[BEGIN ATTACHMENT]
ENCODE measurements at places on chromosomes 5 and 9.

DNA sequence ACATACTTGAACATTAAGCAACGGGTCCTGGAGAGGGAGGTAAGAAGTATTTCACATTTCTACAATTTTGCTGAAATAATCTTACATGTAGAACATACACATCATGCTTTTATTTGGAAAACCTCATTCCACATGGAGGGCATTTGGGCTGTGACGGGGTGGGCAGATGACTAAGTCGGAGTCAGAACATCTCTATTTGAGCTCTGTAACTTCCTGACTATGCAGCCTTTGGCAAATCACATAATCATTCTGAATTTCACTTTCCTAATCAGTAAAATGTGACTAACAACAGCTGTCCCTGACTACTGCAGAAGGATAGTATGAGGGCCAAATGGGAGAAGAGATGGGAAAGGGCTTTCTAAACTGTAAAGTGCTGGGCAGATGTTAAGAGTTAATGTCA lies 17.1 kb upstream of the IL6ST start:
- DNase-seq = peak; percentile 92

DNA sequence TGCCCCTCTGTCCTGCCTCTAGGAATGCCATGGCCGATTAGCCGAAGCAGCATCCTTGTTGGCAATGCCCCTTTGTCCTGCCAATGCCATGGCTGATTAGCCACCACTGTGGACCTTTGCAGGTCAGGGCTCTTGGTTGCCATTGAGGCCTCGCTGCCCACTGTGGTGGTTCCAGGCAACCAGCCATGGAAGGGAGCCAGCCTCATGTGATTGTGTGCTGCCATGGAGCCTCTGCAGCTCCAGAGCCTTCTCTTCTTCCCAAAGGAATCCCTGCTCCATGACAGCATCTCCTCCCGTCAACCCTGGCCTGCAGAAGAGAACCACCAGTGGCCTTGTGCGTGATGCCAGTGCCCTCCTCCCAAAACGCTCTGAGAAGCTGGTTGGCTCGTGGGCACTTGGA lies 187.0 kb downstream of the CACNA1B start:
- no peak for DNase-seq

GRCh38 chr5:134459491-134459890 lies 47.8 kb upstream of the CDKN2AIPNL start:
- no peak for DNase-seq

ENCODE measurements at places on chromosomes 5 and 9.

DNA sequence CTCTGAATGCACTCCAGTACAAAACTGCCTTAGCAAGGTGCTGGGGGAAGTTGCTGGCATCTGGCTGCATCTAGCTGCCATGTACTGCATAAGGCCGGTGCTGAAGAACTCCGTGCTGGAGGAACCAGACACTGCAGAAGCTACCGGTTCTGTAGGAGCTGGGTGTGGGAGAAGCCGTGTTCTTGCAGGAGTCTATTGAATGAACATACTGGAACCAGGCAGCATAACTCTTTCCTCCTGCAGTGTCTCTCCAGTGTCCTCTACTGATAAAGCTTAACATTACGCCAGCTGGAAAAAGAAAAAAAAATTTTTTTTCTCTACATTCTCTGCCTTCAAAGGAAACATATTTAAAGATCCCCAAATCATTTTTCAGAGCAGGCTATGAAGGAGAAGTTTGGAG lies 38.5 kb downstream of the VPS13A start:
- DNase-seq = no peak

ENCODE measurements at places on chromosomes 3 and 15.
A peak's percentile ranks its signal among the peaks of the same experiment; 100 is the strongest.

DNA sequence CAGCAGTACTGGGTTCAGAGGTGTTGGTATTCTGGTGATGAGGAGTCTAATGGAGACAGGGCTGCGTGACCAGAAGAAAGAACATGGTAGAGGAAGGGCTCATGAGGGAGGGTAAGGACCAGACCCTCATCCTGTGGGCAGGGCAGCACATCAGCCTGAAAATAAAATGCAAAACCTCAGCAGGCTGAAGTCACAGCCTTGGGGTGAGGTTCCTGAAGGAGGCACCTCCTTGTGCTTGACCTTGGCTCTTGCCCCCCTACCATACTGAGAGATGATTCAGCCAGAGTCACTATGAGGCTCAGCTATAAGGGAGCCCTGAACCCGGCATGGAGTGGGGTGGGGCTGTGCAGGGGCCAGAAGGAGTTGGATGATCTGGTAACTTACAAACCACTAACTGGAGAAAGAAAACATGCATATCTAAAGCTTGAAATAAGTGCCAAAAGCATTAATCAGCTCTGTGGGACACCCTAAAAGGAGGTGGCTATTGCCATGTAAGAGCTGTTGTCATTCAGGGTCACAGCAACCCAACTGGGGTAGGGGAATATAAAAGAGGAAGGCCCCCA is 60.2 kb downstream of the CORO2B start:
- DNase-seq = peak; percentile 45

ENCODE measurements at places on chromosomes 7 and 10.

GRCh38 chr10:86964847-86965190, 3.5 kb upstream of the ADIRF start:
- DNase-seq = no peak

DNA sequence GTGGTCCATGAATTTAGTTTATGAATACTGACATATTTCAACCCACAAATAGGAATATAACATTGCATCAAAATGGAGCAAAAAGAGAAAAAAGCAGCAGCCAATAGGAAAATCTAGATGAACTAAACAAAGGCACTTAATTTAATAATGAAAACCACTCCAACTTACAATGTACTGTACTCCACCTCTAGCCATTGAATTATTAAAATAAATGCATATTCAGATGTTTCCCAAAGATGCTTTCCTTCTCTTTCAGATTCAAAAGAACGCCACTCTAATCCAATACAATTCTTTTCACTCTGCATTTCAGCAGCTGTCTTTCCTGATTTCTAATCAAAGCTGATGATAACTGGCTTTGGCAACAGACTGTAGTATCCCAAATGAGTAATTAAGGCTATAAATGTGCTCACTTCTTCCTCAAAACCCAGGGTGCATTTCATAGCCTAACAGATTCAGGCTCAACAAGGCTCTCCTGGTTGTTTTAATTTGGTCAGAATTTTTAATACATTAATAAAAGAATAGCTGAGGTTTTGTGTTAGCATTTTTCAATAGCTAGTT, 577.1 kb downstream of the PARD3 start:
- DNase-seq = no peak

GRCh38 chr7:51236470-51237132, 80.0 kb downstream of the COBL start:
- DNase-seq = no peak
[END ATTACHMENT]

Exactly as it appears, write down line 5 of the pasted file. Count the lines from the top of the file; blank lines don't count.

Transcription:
- no peak for DNase-seq